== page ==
Details of Workshop by Bruce Eimer, PhD, ABPP
This course is intended for the experienced mental health clinician and professional hypnotherapist who may or may not be familiar with hypnosis and the application of this treatment method to chronic pain. Whether you have experience with hypnosis or you are looking to add it to your practice, this course will provide you an overview of using it for chronic pain management. The goal of this course is to provide you with a rewarding experience.
Instruction level: Intermediate and advanced, with 16 hours CE credit for psychologists. The Behavior Therapy Center, P.C. & Bruce Eimer, Ph.D., ABPP, are approved by the American Psychological Association to sponsor Continuing Education for psychologists. The Behavior Therapy Center, P.C. & Bruce Eimer, Ph.D., ABPP, maintain responsibility for this program and its content.
This 2-day workshop is designed to help you:
- Explain two popular models of pain mechanisms.
- Explain four reasons to use hypnosis for pain management
- Contrast what hypnosis “Is and Isn’t.”
- Explain to a patient how hypnosis can help him or her gain greater control over his/her persistent pain.
- Describe the initial evaluation of the pain patient for hypnotherapy.
- Explain how to elicit a patient’s “pain images.”
- Explain how to help a pain patient create personalized “pain relief images.
- List and explain the “Six D’s” of pain coping.
- Demonstrate two hypnotic inductions suitable for patients in severe pain.
- Describe how to teach a chronic pain patient at least two methods of self-hypnosis for pain management.
- Explain at least three principles of hypnotic analgesia.
- Explain the difference between “post hypnotic suggestion” and “post hypnotic imprinting.”
- Describe how hypnotic regression techniques combined with reframing can uncover psychogenic “causes” and exacerbators of persistent pain.
- Demonstrate how to set up ideomotor finger signals.
Introduction and overview to the course. Role of hypnosis as a tool in pain management. Hypnosis as an evidence-based treatment tool for pain.
Pain terms and definitions. The role of the non-medical provider in pain management.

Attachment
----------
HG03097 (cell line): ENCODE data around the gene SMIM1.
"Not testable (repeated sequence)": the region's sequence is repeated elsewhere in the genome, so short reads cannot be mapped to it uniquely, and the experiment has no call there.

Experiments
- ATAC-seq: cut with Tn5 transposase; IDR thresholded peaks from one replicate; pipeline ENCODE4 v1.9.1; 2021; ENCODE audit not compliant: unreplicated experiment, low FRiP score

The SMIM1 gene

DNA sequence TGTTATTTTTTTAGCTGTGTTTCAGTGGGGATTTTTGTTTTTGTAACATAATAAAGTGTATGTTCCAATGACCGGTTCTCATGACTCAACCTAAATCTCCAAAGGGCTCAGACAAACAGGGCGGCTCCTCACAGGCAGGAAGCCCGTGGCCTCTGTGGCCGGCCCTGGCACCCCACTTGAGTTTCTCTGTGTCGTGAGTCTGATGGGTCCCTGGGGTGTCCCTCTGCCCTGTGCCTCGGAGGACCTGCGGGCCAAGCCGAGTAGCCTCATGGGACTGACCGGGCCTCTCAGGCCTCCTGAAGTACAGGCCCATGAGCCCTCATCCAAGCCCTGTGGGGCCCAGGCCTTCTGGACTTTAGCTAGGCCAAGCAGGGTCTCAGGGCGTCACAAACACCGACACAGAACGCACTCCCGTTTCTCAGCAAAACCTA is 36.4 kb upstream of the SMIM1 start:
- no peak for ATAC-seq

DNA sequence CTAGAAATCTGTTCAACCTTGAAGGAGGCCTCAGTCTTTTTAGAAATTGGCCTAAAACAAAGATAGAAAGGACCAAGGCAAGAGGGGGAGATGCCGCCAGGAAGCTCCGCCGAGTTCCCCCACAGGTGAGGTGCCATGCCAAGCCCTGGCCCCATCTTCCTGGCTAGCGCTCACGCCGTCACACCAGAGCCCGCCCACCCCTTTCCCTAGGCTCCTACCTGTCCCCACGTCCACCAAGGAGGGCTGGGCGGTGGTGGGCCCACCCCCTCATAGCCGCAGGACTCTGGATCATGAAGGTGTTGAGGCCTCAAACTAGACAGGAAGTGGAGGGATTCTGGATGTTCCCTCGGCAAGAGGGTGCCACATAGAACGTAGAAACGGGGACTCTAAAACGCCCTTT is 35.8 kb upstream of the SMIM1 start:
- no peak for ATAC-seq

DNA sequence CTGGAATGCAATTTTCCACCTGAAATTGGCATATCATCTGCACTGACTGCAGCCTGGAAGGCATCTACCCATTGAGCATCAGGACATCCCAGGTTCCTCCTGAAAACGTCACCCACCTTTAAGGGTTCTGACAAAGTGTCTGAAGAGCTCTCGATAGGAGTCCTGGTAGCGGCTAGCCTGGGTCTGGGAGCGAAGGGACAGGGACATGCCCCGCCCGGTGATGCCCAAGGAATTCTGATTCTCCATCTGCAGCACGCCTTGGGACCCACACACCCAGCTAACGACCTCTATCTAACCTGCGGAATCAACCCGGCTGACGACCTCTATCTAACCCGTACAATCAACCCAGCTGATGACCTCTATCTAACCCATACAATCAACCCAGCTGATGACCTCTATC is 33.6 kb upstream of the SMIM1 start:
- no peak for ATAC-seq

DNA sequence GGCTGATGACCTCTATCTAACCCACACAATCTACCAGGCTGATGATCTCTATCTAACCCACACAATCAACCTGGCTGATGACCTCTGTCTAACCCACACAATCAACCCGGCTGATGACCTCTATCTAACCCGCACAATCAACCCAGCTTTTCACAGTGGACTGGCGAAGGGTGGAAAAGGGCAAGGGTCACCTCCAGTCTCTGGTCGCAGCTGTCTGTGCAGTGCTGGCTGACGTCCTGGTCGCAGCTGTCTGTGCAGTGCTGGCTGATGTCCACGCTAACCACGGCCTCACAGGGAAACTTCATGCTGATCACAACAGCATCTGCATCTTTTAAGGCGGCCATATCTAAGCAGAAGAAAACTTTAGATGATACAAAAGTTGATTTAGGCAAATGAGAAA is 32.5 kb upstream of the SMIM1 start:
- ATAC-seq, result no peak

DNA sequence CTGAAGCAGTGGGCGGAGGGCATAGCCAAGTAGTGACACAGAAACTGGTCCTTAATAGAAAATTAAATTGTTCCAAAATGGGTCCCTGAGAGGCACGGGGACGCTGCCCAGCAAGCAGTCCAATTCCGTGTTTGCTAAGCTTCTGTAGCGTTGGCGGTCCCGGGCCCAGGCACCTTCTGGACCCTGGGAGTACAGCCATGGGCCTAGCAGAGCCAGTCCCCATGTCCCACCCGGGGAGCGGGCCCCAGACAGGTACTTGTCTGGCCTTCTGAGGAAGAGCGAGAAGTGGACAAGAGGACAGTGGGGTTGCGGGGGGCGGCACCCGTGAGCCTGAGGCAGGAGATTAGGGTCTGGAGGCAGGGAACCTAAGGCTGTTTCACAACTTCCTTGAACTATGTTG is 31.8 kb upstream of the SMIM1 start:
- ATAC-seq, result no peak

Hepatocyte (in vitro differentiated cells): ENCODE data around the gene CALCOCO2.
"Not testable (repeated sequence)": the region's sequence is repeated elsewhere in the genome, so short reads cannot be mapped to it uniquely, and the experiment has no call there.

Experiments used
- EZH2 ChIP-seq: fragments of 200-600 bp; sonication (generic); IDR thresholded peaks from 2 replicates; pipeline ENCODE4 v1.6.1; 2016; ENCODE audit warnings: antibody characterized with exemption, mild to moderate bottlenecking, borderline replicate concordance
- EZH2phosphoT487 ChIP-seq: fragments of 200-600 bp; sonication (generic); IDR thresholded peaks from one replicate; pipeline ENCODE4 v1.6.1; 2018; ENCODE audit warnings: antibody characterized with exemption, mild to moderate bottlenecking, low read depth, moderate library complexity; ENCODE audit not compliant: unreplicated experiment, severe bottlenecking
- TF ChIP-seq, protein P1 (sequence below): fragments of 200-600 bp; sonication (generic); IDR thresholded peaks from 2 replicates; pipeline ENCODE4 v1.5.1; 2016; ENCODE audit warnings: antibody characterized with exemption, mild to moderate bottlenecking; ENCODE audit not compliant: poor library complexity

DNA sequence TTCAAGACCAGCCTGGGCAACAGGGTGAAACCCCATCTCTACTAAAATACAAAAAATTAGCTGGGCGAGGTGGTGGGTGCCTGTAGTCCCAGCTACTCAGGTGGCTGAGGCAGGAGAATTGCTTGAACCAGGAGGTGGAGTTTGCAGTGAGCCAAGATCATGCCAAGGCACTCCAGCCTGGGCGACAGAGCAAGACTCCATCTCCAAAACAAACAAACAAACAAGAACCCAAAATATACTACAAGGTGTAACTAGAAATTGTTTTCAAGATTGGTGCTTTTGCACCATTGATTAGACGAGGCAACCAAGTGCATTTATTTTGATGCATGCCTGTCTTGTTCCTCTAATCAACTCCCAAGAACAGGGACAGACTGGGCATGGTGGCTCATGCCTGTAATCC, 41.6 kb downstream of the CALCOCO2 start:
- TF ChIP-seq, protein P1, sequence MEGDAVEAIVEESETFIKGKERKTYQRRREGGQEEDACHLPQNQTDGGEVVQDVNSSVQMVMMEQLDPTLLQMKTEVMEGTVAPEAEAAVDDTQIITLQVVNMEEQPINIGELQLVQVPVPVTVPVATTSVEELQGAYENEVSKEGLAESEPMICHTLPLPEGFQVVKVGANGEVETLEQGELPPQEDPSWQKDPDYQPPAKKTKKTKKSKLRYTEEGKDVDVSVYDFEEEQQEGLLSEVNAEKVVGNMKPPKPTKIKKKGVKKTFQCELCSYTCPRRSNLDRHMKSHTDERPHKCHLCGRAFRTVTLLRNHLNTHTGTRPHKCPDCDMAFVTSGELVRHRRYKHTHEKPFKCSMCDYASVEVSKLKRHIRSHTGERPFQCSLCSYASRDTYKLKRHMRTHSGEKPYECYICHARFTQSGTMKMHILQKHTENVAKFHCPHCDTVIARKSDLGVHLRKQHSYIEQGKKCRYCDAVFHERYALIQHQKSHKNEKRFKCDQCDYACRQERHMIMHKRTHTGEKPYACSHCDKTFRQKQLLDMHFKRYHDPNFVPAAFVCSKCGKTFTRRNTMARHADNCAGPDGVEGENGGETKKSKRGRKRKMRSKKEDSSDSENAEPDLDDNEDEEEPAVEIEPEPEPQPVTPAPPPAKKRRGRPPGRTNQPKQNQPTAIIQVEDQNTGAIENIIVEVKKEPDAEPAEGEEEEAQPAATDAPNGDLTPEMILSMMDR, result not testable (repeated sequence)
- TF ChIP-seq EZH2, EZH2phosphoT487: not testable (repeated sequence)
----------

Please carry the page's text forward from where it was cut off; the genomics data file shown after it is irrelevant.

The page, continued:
Professional ethics. Minimizing risks of inadvertent negative consequences of hypnosis.
Conducting a proper initial interview and intake with a pain patient, and using waking state reframing to socialize the patient to the therapy and formulate realistic and attainable goals.
Waking state reframing, obtaining informed consent, and preparing the patient for hypnosis with a hypnosis pre-talk.
Giving a hypnosis pre-talk to a pain patient, explaining the rationale for hypnosis for pain control, and obtaining informed consent.
Principles of hypnotic trance induction. Demonstration of two hypnotic inductions suitable for pain patients either through video or live demonstration.
Demonstration of two rapid trance inductions for a pain patient. (video or live demo). Discussion of principles. Introduction to the “Eight D’s” of Pain Management.
- Using Direct Suggestions In Hypnosis (DSIH) to develop appropriate “comfort talk” and analgesic imagery.
- Teach Distraction techniques.
- De-catastrophize and de-escalate anxious and depressive thinking.
- Distort pain sensations to “filter the hurt out of pain”.
- De-condition “pain behaviors”.
- Discard tension through physical and mental relaxation.
- Dissociate and Disconnect from pain.
- Discover emotional causes of pain through symptom regression and age regression. Reframe and release outdated emotions and restructure self-perceptions.
Demonstration of use of appropriate DSIH based on intake interview.
Practice session. Rapid induction of trance and use of Direct Suggestions In Hypnosis (DSIH) for analgesia, distraction, de-catastrophizing, distortion, de-conditioning, discarding tension, and dissociating from pain sensations.
Introduction to Hypnotic Regression Therapy (HRT) to discover, review, and reframe emotional causes for persistent pain. Introduction to using ideomotor signals for communicating with the unconscious mind.
Demonstration of use of the “affect bridge” method to conduct a symptom regression followed by the use of ideomotor signaling to facilitate the patient’s discovery, review, reframing, and release of the emotional causes.
Additional demonstrations and/or practice sessions as time permits.